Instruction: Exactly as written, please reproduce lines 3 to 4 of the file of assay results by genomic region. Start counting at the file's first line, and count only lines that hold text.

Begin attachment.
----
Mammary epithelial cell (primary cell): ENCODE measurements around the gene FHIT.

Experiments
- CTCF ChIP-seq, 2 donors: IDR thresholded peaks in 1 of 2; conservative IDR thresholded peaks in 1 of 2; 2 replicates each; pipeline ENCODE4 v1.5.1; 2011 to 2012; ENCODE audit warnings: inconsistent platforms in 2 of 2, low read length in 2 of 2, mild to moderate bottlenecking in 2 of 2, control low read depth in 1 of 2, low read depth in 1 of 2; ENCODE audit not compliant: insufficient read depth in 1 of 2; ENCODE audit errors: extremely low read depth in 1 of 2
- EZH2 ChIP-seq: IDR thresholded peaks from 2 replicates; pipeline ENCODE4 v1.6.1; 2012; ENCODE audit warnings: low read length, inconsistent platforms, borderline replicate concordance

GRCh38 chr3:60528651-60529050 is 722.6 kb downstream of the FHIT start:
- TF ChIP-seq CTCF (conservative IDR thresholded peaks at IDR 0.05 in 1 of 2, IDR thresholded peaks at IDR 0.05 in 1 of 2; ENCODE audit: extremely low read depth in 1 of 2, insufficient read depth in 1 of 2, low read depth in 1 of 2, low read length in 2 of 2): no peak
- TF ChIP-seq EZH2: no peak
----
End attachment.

- CTCF ChIP-seq, 2 donors: IDR thresholded peaks in 1 of 2; conservative IDR thresholded peaks in 1 of 2; 2 replicates each; pipeline ENCODE4 v1.5.1; 2011 to 2012; ENCODE audit warnings: inconsistent platforms in 2 of 2, low read length in 2 of 2, mild to moderate bottlenecking in 2 of 2, control low read depth in 1 of 2, low read depth in 1 of 2; ENCODE audit not compliant: insufficient read depth in 1 of 2; ENCODE audit errors: extremely low read depth in 1 of 2
- EZH2 ChIP-seq: IDR thresholded peaks from 2 replicates; pipeline ENCODE4 v1.6.1; 2012; ENCODE audit warnings: low read length, inconsistent platforms, borderline replicate concordance